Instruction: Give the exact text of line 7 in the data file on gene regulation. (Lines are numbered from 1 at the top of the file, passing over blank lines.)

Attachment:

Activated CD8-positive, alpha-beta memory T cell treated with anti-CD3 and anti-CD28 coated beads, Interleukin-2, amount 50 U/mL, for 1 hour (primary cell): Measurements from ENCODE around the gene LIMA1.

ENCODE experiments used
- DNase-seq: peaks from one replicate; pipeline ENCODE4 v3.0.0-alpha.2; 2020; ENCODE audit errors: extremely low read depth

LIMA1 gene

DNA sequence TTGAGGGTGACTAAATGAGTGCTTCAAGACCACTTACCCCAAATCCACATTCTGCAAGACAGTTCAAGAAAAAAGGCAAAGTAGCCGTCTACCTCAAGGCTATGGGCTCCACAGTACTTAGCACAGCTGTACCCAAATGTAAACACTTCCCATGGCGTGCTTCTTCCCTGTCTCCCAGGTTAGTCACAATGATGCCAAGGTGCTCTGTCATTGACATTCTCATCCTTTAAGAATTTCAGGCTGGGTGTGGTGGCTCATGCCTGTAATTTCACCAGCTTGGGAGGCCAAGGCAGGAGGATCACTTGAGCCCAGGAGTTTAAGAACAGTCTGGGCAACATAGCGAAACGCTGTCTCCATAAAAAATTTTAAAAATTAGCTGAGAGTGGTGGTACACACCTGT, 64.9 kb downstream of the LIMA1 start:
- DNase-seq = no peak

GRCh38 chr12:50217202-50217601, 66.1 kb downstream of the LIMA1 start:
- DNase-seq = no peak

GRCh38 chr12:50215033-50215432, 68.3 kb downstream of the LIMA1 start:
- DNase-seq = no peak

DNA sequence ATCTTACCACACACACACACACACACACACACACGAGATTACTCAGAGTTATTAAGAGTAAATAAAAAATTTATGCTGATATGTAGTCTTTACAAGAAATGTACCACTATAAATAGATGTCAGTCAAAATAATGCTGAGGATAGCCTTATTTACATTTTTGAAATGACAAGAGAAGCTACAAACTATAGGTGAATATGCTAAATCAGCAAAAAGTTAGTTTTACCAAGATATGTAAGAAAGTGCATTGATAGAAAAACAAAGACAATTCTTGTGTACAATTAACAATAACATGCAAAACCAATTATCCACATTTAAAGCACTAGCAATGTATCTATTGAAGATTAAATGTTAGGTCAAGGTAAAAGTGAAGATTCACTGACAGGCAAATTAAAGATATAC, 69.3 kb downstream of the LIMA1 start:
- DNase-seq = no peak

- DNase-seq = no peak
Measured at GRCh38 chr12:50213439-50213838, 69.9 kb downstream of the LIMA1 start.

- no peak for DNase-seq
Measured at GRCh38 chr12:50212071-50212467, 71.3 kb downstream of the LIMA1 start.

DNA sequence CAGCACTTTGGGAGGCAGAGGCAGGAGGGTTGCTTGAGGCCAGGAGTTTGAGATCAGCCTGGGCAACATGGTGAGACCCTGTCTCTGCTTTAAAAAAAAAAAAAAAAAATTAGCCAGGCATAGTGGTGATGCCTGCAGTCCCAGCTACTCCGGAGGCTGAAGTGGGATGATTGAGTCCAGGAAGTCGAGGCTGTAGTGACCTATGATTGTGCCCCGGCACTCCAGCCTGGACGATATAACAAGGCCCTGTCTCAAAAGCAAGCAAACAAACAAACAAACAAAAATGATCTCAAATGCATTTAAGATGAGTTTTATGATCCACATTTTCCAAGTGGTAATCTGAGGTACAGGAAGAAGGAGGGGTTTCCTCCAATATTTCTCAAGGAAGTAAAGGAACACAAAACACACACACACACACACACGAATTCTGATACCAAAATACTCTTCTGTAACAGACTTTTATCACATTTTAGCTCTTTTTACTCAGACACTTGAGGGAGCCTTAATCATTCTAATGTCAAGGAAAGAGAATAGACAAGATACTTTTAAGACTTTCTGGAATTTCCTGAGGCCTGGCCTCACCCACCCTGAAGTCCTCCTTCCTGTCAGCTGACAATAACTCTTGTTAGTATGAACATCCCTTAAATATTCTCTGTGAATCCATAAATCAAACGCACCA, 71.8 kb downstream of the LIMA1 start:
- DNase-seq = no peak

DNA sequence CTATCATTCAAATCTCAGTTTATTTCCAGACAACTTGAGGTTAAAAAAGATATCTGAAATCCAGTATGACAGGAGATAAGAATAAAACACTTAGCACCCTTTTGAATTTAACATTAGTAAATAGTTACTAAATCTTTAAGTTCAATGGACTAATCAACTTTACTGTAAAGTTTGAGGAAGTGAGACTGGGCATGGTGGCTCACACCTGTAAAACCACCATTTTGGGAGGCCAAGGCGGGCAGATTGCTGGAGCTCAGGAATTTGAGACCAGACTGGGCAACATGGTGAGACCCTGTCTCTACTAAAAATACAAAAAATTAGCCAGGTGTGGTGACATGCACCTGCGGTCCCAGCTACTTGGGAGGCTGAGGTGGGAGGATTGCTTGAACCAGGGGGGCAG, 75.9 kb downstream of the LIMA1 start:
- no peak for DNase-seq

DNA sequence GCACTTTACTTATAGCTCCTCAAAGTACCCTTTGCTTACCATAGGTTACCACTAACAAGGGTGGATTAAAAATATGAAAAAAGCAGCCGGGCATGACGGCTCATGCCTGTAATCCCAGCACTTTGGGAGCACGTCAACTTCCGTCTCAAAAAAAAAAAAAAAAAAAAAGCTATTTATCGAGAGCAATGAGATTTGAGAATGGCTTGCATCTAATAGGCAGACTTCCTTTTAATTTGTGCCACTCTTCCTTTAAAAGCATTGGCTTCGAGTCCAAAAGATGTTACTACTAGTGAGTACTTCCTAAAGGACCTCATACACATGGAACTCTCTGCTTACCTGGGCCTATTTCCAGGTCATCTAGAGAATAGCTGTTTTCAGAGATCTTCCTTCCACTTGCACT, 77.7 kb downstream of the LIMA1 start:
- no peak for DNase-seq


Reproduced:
GRCh38 chr12:50217202-50217601, 66.1 kb downstream of the LIMA1 start: